Stoops' Gator legacy


With Bob Stoops as defensive coordinator, Florida went 32-5.

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Published: Friday, January 2, 2009 at 10:43 p.m.
Last Modified: Friday, January 2, 2009 at 10:43 p.m.

They needed something.

They had been so close so many times. They had won championships but not the most coveted one.

They needed something.

They got fire.

“Man, he definitely brought that fire,” said former UF cornerback Fred Weary. “He was definitely what we needed. He brought the toughness we needed.”

He was Bobby Stoops. Now he is Bob Stoops. But back in the spring of 1996 when he coached in his first practice as Florida’s new defensive coordinator, he was the new guy.

Not for long.

“You knew by the way he carried himself things were going to be different,” said James Bates, the middle linebacker for the ‘96 national champion Gators. “We were hoping he’d be the missing piece. And in that first spring practice, we knew.”

While Florida was known for its offense under Steve Spurrier, the Gator defense was coming off a game in which it allowed 62 points to Nebraska. That Cornhuskers team may well have been the best ever in college football. It’s the best team I’ve ever seen.

But 62 points?

When Bobby Pruett left for Marshall after the Fiesta Bowl thumping, Spurrier turned to Stoops, the co-defensive coordinator at Kansas State. What he got was a strong-minded coach who helped Florida win a national title and produced one of the best defenses the school had seen two years later.

“Spurrier was known to push around defensive coordinators,” said Eli Williams. “But we saw it right away. He told Spurrier, ‘You don’t come here and tell me what to do with the defense.’ We’d never seen that.”

Williams was a running back on that national title team, but switched to cornerback for his senior season in ‘97. Under Stoops’ tutelage, Williams became a cornerback good enough to go on to the NFL and play for six seasons.

“If he wasn’t there, I wouldn’t have made it,” said Williams, now a high school coach at Orlando Oak Ridge. “You don’t find too many coaches who can do what he did. He didn’t even have me for a whole year. He had three months to get me ready for Tennessee and Peyton Manning.

“He’s a detail coach. It wasn’t just, ‘You do this.’ He taught us about the routes the receivers were running.”

Weary was another guy who was able to turn Stoops’ coaching into a long NFL career.

“When he came there, we were playing soft coverage,” Weary said. “I was playing 12 yards off and people thought I was playing safety. He brought that press technique. I got my doctorate in press coverage playing for him. I don’t think I’d have been as successful in the NFL if he didn’t come to Florida. My best thing when I got to the pros was my press coverage.”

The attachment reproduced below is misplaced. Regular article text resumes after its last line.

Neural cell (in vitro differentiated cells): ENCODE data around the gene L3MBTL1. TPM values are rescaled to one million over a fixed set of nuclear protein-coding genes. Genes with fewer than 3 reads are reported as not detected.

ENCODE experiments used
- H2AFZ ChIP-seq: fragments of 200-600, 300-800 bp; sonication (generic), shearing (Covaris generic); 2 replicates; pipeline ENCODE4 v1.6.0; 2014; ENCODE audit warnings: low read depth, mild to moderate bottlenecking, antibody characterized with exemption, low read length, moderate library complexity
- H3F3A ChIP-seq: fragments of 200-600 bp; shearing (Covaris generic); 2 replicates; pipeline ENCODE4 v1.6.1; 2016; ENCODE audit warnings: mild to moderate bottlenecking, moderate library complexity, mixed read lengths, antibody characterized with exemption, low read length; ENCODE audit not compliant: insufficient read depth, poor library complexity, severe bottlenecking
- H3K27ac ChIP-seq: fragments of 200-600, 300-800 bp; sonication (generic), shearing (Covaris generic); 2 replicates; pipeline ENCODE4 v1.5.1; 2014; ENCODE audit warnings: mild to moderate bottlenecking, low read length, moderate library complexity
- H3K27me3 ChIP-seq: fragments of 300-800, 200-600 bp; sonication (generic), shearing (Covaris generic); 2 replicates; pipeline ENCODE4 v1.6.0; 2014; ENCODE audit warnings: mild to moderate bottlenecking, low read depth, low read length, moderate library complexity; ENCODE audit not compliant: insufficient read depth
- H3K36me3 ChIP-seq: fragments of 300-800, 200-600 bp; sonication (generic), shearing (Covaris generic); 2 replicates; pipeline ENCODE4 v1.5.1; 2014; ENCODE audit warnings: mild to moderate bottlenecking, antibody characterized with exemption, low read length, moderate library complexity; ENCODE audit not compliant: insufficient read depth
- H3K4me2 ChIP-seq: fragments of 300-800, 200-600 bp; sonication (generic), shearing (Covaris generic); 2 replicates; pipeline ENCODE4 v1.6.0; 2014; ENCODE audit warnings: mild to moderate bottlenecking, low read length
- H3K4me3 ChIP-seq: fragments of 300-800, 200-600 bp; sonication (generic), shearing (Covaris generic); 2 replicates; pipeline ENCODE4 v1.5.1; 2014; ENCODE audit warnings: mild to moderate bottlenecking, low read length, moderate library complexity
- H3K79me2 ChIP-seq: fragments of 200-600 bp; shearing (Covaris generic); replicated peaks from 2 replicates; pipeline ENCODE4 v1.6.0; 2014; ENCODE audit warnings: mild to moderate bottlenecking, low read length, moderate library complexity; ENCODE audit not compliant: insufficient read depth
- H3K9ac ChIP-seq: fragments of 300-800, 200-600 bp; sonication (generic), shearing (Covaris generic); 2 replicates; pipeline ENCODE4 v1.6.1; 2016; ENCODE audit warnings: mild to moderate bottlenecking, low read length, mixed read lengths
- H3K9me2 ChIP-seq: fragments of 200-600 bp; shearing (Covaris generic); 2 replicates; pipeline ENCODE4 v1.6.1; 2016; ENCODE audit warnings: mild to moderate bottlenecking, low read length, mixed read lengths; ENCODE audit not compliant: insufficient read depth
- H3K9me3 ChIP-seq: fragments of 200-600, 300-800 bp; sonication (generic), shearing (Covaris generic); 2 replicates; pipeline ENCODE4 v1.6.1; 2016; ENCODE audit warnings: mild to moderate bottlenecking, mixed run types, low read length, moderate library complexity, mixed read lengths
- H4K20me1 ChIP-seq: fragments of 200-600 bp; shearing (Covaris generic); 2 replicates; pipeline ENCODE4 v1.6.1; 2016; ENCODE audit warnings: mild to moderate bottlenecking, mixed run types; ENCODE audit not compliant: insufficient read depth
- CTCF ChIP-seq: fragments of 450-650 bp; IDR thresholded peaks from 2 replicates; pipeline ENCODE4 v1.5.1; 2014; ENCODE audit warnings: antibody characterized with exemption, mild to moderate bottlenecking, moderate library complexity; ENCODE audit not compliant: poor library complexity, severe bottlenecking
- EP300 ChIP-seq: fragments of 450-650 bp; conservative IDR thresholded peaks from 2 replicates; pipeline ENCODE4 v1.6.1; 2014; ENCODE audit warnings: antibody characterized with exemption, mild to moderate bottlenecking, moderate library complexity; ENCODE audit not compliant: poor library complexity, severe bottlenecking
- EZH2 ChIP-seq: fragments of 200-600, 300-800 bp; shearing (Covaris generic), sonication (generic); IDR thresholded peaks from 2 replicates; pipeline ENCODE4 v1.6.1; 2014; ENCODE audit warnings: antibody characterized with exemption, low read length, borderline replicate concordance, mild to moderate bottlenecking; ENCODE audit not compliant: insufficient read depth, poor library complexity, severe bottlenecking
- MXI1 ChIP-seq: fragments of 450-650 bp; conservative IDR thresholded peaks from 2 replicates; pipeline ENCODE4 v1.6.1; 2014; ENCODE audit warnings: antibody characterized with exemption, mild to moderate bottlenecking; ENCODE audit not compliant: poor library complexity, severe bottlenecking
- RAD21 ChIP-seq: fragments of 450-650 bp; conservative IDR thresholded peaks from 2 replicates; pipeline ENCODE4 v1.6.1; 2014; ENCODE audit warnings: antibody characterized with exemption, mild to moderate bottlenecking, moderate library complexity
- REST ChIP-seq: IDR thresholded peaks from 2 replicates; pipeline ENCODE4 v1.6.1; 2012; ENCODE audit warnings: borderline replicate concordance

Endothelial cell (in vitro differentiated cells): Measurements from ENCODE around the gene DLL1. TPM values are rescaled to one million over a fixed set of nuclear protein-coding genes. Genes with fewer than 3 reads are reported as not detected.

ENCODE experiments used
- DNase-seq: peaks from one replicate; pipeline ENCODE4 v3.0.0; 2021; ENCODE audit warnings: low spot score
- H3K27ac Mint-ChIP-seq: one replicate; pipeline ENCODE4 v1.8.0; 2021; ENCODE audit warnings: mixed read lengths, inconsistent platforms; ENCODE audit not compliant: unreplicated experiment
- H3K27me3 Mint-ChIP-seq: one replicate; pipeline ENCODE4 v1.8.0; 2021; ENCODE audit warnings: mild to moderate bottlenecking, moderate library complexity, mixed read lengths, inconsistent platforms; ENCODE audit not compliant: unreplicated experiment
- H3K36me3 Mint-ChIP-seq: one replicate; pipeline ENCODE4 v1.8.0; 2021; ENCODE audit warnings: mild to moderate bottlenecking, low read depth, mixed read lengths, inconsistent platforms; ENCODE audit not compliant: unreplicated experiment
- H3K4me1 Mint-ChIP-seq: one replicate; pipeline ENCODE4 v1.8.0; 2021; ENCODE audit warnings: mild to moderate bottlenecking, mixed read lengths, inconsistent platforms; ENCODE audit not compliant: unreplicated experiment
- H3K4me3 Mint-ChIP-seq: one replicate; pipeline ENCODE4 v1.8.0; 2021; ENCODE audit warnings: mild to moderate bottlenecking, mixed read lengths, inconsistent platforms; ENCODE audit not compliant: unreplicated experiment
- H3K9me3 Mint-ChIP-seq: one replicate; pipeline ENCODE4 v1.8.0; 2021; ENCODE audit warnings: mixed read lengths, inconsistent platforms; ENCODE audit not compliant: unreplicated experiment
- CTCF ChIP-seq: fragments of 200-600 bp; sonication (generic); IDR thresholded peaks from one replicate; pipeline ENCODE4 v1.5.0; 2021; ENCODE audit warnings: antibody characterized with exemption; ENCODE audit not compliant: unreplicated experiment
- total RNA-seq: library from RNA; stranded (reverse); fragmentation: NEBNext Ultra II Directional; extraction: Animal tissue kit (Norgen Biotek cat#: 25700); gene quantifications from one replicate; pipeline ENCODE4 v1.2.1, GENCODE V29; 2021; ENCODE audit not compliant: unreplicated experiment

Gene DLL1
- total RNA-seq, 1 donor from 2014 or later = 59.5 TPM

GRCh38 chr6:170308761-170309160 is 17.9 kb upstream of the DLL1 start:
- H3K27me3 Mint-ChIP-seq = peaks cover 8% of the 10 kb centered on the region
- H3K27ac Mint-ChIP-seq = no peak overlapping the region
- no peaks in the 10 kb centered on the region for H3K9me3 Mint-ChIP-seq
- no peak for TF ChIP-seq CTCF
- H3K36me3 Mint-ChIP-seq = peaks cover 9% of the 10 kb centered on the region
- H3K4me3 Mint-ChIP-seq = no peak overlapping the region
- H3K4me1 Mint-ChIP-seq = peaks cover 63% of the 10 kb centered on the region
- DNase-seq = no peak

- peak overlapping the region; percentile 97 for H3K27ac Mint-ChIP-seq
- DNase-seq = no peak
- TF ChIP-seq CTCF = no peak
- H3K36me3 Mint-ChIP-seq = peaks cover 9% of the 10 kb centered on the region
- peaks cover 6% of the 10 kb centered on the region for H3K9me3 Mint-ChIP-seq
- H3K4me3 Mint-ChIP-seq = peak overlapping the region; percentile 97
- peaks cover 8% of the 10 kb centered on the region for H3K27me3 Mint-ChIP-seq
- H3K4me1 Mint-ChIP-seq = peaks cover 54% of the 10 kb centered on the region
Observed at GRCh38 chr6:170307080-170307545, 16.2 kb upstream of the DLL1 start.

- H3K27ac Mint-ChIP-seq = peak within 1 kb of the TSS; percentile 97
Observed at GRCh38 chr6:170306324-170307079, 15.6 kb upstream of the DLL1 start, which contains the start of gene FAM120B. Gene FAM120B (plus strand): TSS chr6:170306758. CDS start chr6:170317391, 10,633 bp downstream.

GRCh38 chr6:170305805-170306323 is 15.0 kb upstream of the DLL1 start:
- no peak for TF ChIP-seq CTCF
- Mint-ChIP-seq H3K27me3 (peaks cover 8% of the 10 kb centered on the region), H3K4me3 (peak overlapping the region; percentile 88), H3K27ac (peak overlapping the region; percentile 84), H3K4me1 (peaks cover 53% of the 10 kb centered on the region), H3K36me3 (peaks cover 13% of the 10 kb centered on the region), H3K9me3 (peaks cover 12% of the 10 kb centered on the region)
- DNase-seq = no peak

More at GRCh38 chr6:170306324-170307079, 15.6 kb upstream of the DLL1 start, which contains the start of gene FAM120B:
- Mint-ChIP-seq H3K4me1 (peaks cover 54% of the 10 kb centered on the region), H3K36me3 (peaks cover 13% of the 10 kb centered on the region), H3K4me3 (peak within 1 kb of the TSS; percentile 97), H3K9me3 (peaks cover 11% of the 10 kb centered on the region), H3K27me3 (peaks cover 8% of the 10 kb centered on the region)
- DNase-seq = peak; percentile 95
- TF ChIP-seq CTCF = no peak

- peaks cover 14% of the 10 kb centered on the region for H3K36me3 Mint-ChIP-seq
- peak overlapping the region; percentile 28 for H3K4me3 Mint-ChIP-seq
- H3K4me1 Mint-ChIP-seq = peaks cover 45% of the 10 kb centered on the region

Stoops brought an intensity to the Florida defense. Back when practices were open to the media, we’d often get a chuckle when Stoops was reaming out a player.

“One of the best things about him was his ability to connect with his players,” said Tony George, who played strong safety and cornerback on Stoops’ three Gator defenses. “He was just as intense as a coach as you were as a player. And he brought zone blitzing to a speed conference.

“The things he taught me have helped me in other parts of life.”

And now he is the head coach in the way of Florida’s third national title. While that is certainly a major storyline in the BCS National Championship Game, his former players aren’t surprised that their former coach has been so successful at Oklahoma.

“His business-like approach and his professionalism told you that he had the right blend of everything you look for in a good head coach,” Bates said. “He had a perfect little slice of everything. It was just a matter of time. Some guys can have a little too much fire. He has a controlled fire. Everybody could relate to his energy.”

In his three seasons at Florida, Stoops’ defenses limited opponents to 14 points or less 21 times. In ‘98, the Gators allowed only 13.8 points a game. With Stoops as defensive coordinator, Florida went 32-5.

And then he was gone, off to an Oklahoma program badly in need of a turnaround. Boy, did the Sooner Nation get it.

Oklahoma is 109-23 under Stoops and has won one national championship (at 13-0 in 2000) and five Big XII titles.

And he has maintained relationships not only with the guy he worked for — Spurrier is one of Stoops’ best friends — but with his former Gator players.

“Every year I go work his camp and go to dinner with him and his family,” said Williams. “There aren’t too many coaches of his status who will call you right back when you call him. He’s a good man.”

Contact Pat Dooley at 352-374-5053 or at dooleyp@gvillesun.com.

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